Oil Market Volatility Hits Record High Amid COVID-19 Economic Crisis: EIA
Since the beginning of this year, crude oil prices fell significantly in response to the economic contraction caused by the COVID-19 pandemic and the sudden crude oil glut after the Organization of the Petroleum Exporting Countries and partner countries suspended agreed production cuts. Daily price changes for the U.S. benchmark crude oil West Texas Intermediate have been highly volatile amid falling demand and growing supply, according to a March 27 report from the U.S. Energy Information Administration.
Crude oil market volatility, or OVX, and equity volatility, or VIX, have been relatively high in March. OVX is calculated using “movements in the prices of financial options for WTI, the light, sweet crude oil priced at Cushing, Oklahoma;” VIX measures the “volatility of Standard and Poor’s 500 – a stock market index of 500 large companies” in the U.S.
Crude oil volatility is typically higher because OVX represents changes in one commodity and VIX covers a diverse group of 500 companies. However, crude oil market volatility has been even higher in March. VIX index measured 82.7 on March 16, a level higher than any point during the financial crisis of 2008–2009; OVX reached 190 on March 20, the highest since its inception in May 2007.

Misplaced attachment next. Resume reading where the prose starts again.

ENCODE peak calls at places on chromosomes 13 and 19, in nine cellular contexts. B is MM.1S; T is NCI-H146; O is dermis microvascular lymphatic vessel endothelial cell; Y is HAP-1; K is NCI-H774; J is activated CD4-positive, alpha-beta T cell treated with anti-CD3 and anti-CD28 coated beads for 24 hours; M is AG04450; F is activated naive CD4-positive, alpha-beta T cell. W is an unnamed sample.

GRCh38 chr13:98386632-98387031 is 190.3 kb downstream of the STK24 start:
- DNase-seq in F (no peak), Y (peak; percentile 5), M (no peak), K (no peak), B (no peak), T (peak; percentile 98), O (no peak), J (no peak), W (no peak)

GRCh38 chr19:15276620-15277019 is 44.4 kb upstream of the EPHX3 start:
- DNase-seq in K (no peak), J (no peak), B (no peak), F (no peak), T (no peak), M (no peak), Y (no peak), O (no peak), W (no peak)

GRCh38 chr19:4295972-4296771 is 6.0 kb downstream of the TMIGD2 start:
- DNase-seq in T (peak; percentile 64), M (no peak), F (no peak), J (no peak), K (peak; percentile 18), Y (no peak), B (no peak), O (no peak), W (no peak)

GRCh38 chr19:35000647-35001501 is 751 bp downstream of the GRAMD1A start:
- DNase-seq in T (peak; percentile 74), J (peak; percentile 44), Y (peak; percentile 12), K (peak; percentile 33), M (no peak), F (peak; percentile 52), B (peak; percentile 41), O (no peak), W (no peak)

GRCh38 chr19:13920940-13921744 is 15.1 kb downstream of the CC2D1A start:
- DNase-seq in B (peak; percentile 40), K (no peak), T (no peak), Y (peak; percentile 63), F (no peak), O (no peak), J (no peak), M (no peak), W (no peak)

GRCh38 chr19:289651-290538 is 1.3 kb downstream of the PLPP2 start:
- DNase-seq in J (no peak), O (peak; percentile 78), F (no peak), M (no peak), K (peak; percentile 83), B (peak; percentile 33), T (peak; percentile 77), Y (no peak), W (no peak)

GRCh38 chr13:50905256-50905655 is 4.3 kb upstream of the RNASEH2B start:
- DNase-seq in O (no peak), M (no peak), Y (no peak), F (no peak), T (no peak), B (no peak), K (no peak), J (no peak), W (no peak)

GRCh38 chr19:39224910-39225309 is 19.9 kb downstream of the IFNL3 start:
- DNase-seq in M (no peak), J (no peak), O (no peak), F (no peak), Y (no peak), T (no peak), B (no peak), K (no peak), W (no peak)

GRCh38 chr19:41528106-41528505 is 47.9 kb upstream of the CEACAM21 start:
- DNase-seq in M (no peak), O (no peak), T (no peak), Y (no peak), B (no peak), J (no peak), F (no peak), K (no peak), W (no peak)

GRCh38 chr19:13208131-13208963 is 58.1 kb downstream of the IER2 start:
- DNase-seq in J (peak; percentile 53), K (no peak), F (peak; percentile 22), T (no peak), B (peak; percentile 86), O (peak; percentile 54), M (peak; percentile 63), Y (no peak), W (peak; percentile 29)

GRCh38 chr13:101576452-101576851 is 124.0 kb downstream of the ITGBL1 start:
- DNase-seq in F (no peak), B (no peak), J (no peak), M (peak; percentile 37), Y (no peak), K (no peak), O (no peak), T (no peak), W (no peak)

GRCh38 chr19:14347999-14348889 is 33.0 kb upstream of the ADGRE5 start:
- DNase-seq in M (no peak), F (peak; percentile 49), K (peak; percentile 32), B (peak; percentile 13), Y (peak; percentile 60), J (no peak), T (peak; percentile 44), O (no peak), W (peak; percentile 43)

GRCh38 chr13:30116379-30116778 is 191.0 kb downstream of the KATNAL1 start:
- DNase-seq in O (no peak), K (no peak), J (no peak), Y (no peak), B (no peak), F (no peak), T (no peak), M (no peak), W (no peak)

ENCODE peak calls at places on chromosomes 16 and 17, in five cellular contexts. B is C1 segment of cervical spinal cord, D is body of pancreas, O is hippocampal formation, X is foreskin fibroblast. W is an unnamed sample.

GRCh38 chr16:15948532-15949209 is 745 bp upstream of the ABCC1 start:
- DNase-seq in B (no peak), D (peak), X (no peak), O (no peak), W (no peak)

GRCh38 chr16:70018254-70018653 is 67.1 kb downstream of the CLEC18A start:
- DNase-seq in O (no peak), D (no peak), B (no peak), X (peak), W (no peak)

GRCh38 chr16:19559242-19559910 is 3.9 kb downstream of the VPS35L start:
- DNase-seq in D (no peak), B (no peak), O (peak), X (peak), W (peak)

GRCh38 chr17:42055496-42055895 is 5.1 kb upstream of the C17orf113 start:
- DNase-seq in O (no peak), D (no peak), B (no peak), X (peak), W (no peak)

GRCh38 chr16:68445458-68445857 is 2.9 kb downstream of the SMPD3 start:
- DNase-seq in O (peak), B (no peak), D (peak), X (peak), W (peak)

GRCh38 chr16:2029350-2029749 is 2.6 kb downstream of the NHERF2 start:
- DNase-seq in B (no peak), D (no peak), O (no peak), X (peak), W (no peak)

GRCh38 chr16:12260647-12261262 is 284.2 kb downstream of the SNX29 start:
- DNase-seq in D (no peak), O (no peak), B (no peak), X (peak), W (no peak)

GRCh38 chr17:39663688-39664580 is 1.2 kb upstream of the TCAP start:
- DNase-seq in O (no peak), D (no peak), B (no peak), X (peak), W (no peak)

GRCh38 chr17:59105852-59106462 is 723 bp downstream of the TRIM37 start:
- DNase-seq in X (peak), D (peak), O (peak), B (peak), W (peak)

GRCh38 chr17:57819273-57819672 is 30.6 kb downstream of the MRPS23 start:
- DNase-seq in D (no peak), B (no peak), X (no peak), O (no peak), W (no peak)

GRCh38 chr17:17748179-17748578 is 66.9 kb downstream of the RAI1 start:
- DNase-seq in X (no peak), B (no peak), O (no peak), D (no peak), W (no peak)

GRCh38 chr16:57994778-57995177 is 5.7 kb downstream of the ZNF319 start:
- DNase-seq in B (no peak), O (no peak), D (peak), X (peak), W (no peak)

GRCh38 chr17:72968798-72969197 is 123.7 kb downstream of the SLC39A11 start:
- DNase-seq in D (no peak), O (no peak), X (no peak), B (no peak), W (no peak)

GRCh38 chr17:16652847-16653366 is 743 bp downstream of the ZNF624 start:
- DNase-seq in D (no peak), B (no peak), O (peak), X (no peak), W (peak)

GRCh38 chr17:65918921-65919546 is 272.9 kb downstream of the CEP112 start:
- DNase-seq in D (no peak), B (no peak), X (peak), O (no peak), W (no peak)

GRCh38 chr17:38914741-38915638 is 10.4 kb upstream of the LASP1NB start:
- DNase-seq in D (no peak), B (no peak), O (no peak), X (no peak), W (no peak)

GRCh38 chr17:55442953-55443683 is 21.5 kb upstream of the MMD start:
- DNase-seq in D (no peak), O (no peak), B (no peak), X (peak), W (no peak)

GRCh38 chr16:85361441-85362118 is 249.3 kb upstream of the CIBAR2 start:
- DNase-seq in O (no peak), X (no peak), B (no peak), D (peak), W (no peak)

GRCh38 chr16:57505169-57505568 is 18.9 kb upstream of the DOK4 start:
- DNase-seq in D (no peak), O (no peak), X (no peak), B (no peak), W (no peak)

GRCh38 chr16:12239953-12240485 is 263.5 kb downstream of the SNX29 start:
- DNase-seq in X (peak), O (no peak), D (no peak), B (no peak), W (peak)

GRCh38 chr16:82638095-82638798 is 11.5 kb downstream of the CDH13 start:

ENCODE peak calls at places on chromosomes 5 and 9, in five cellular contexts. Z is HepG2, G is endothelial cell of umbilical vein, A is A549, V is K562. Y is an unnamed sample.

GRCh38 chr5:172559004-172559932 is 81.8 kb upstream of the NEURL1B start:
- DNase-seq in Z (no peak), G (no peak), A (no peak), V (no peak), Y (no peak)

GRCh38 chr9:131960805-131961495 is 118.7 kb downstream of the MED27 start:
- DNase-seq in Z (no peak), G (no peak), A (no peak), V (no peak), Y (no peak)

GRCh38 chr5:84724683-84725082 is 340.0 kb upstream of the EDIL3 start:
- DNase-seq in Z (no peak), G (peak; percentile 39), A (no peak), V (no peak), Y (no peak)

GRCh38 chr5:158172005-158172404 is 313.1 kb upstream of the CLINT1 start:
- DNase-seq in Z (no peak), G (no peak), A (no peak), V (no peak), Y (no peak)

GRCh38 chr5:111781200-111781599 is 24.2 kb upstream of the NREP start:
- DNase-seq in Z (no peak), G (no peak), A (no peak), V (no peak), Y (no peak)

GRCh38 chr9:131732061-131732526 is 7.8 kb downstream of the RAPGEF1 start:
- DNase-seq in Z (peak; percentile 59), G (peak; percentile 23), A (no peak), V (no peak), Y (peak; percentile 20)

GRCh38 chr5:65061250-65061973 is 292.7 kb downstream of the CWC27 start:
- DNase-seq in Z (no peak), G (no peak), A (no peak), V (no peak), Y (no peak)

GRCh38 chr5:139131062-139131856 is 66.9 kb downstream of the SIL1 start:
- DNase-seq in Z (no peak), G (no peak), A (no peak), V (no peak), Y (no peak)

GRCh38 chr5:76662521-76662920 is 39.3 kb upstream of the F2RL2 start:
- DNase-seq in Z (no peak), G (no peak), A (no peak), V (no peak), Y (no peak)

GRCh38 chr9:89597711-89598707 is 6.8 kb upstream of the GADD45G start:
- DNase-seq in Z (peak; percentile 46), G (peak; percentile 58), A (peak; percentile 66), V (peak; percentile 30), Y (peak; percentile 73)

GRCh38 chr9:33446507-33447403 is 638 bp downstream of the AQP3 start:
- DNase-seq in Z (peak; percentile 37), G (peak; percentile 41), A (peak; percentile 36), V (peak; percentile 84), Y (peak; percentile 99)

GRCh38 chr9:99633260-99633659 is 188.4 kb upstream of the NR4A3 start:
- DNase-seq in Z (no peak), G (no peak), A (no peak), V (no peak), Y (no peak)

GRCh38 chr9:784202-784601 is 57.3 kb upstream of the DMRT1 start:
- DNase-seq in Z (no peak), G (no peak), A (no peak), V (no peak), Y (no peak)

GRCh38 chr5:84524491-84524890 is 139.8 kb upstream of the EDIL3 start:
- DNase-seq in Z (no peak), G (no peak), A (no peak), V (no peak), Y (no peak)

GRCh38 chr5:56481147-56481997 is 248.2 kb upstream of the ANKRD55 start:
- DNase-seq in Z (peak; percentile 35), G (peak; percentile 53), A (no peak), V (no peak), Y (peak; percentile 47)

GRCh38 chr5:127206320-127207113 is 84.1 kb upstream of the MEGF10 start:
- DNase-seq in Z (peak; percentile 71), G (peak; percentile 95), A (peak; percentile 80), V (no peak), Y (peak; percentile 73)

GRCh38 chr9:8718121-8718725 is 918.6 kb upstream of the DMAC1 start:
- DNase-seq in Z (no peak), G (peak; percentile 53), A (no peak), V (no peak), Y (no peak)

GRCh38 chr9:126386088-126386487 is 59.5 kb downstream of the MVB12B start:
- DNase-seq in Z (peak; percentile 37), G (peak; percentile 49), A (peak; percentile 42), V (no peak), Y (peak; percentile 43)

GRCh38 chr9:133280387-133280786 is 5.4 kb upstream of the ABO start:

The 25 percent fall on March 9 and the 24 percent fall on March 18 were the two largest percentage declines in the WTI futures price since at least 1999. The following days saw price rises of 10 percent and 24 percent on March 10 and March 19, respectively, due likely to various countries’ announcements about fiscal and monetary policy.
Ample fluctuations in quick succession like this have only been seen during the 2008-09 financial crisis, which saw the largest price increase of 18 percent on Sept. 22, 2008, followed by the largest decrease of 12 percent on the next day.